ANN BAILEY: A sigh of relief, a prayer of thanks, and a renewed appreciation for the gift of good healthTwelve days shy of three years ago, my then 5-year-old daughter, Ellen, was diagnosed with acute lymphoblastic leukemia. On that day, our family’s lives forever changed. The next two and a quarter years, our days revolved around chemotherapy treatments, hospital stays and giving Ellen medications.
Twelve days shy of three years ago, my then 5-year-old daughter, Ellen, was diagnosed with acute lymphoblastic leukemia.
On that day, our family’s lives forever changed. The next two and a quarter years, our days revolved around chemotherapy treatments, hospital stays and giving Ellen medications.
Then, in early August 2010, Ellen finished her treatments, the medications were ceased and she was given a clean bill of health. As parents, my husband, Brian, and I were happy that Ellen could be a “normal” kid again.
But while we were overjoyed that Ellen was healthy and cancer-free, we also were uneasy because we knew that we would no longer operate with the safety net of chemotherapy and monthly, if not weekly, doctor visits to monitor her health. Instead, Ellen would only have blood draws every three months to check her counts.
The new normal
We dealt with the new routine by relying on faith in God, just as we had during the previous two years. We knew we couldn’t control what would happen so we took each day at a time and prayed that Ellen would stay healthy.
In November 2010 and in February 2011, Ellen had her first two quarterly blood draws and her blood work was normal. We were relieved each time and said prayers of thanks.
Two weeks ago, Ellen had her third quarterly blood draw. The results weren’t normal. The lab worked showed that her hemoglobin level was too high and her platelets were too low. The doctor thought it was the result of Ellen getting over a virus and said that we should have the results re-checked in a week. If the results still weren’t normal, he said Ellen should have a bone marrow biopsy to see if the leukemia had returned.
A worrisome week
The next week was extremely long for Brian and me. We decided not to tell Ellen or her two brothers about the platelet and hemoglobin numbers because we didn’t know what they meant and didn’t want them to worry.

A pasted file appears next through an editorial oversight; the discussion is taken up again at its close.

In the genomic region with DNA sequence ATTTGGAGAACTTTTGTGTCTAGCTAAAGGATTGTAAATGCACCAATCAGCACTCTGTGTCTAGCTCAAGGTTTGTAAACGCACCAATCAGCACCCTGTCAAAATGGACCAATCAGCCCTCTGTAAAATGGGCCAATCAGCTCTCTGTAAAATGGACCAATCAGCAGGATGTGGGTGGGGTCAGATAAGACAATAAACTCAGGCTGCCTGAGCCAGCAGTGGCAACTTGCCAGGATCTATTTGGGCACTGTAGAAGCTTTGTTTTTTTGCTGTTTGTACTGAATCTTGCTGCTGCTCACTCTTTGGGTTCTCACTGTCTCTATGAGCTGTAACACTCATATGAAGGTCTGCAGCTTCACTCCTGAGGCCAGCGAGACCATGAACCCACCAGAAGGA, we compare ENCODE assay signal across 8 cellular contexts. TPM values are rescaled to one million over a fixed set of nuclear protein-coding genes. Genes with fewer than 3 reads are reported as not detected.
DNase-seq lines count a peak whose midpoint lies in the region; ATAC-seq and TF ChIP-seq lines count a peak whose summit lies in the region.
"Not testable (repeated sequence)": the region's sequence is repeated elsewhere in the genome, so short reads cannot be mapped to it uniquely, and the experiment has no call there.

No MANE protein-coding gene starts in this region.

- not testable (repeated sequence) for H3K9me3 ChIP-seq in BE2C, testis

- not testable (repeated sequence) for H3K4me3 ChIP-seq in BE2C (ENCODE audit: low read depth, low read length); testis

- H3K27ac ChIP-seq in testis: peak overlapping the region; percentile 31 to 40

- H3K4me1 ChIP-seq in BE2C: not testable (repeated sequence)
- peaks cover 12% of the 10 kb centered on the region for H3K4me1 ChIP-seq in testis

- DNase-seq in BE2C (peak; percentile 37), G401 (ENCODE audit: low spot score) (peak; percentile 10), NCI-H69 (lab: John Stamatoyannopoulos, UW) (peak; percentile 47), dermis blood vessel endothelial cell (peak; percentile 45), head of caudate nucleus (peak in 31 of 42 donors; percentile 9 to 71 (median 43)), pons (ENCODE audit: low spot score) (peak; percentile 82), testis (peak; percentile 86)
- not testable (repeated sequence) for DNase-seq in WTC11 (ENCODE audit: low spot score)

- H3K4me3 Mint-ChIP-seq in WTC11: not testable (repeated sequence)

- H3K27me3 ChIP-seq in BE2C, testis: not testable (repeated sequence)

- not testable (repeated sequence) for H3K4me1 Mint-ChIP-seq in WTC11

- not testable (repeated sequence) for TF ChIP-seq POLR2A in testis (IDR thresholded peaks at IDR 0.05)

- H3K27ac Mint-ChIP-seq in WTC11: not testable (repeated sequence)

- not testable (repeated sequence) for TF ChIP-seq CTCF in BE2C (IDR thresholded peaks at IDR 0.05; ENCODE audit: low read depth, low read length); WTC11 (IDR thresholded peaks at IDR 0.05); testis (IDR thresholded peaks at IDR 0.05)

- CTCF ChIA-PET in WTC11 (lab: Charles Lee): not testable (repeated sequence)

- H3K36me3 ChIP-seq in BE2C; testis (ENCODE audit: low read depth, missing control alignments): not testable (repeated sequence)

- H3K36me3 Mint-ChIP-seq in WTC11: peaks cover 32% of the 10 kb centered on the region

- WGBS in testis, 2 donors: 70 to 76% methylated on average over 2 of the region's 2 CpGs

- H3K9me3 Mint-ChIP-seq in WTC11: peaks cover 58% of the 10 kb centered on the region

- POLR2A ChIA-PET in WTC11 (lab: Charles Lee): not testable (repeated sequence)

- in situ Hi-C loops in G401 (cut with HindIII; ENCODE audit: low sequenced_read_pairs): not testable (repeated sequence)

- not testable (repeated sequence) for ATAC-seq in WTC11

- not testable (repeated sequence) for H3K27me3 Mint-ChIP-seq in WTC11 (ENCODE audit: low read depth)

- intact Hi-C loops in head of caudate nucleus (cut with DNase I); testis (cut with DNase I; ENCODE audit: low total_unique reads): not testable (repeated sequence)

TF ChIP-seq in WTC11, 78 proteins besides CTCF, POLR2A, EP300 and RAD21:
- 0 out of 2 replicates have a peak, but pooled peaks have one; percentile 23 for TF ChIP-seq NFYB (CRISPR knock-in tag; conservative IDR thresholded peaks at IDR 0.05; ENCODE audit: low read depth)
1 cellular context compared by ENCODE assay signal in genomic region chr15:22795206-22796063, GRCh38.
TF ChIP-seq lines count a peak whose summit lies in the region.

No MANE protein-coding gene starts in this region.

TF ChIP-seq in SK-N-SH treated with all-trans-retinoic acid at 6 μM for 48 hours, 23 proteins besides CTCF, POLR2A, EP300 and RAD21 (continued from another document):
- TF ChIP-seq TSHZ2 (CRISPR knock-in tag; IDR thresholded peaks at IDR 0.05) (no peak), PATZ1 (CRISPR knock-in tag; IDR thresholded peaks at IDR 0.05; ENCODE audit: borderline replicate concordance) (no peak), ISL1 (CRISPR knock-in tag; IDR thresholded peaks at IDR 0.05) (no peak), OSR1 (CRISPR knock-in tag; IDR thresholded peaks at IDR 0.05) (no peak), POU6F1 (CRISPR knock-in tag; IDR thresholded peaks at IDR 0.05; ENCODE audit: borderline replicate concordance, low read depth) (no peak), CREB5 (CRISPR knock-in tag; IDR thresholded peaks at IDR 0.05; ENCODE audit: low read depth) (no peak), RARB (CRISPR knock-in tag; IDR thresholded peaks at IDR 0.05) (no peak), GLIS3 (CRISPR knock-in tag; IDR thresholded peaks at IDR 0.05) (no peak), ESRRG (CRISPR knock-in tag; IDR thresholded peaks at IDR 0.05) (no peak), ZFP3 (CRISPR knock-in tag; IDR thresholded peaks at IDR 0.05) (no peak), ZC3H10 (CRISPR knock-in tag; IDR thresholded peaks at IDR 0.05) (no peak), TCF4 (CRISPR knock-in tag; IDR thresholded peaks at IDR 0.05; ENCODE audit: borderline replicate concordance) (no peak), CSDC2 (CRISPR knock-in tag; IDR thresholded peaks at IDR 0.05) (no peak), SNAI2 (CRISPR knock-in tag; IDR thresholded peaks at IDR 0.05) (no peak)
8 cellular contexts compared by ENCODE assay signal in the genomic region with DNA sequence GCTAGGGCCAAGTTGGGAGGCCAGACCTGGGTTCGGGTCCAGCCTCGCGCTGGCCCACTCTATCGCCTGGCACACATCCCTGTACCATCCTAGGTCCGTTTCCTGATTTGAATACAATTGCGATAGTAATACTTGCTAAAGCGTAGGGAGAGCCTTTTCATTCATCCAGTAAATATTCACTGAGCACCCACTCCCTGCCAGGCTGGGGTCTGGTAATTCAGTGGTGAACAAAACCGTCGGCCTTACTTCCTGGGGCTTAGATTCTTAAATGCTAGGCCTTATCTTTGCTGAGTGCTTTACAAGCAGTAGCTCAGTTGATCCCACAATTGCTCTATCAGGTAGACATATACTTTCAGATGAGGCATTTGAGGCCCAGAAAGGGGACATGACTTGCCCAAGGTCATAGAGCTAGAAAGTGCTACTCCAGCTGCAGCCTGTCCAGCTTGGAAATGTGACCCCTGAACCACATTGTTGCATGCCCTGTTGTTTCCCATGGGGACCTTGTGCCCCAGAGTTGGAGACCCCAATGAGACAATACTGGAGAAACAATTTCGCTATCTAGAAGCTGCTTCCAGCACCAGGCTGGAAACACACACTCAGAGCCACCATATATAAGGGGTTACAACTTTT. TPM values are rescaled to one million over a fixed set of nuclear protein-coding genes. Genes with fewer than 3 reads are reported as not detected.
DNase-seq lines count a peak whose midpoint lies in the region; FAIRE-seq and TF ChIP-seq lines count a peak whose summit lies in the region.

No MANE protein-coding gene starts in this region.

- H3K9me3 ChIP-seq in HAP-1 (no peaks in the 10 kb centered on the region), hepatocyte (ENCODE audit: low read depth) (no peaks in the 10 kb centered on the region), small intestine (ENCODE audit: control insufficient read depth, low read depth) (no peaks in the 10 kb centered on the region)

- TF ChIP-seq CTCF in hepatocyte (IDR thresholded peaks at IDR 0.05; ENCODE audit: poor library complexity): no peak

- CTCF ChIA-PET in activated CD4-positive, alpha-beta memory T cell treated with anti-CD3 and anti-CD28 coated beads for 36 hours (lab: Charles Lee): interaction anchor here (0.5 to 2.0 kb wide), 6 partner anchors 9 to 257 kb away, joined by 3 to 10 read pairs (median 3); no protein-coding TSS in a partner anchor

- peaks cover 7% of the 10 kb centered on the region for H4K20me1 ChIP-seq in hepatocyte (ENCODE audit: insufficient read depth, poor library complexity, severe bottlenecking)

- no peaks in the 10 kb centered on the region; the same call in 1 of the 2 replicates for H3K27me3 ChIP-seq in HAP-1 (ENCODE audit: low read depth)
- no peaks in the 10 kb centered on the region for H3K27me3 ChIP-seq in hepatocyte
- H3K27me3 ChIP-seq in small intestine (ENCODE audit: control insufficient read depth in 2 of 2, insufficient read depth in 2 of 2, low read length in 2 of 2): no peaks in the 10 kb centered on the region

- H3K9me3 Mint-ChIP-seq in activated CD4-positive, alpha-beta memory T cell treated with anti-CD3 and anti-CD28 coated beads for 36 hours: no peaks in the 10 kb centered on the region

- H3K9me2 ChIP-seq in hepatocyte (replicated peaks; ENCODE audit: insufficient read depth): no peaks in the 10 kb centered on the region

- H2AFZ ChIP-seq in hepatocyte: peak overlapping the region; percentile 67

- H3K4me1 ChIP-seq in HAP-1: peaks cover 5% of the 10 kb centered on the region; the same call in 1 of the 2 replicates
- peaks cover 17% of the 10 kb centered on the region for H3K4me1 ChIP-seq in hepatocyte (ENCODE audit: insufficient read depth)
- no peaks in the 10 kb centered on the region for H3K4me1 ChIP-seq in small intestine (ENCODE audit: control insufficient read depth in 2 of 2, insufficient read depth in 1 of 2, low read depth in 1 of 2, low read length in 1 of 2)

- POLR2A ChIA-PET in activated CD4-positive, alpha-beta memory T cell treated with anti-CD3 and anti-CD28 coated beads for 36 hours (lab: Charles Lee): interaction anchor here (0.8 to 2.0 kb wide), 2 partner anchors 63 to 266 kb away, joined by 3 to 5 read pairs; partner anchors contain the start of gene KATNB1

During the week while we were waiting, I worked hard not to let my mind race and think of every worst-case scenario possible. However, I found myself at times feeling frantic as I wondered what we would do if Ellen’s cancer had come back. I also scrutinized her each day when I got home from work to see if she exhibited any signs of leukemia such as bruises, sore joints and loss of energy.
She didn’t, but that still didn’t stop me from worrying and wondering. However, I allowed myself only so much time doing that before I said a prayer and told myself it was out of my control and in God’s hands and that whatever happened, he would help me through it.
This past Wednesday Ellen had another blood draw and her counts were normal. When we learned the results, Brian and I breathed a sigh of relief and said fervent prayers of thanks.
Adversity builds character
As with all of the challenging times I’ve had in my life, this one had good things come out of it. One of them was renewing my empathy for people who have lost children to cancer and other childhood diseases. Dealing with the death of a child is unimaginable unless it’s happened to you, but the week I spent thinking about what I would do if Ellen’s cancer returned and couldn’t be cured gave me a little window into the feeling of terror and helplessness parents who have lost a child feel.
Although I repeatedly told myself that Ellen really belongs to God, and not to Brian and me, and that she is on loan, my heart still felt broken every time I started thinking “What if…?” The experience made me realize that my faith would be severely tested if anything happened to Ellen and that acceptance is much easier in theory than in practice.
During the week I also learned patience. When I initially heard about Ellen’s blood counts, my inclination was to go pick her up from school and stay home with her for the next week. I wanted her to be with me so somehow I could keep her safe.
But I knew that having Ellen stay home wouldn’t help her and that it wouldn’t change whatever the reality of her blood counts were. Instead, she went to school and I went to work. She was oblivious to her questionable counts as she went about her last days of her second-grade year.
The week of uncertainty made me realize anew what a gift good health is and how much it shouldn’t be taken for granted. It also was a reminder that while Ellen’s cancer journey has ended, her post-cancer journey has just begun and it won’t always be a smooth one. But whatever lies ahead for certain, Brian, I and Ellen’s brothers will be with her every step of the way.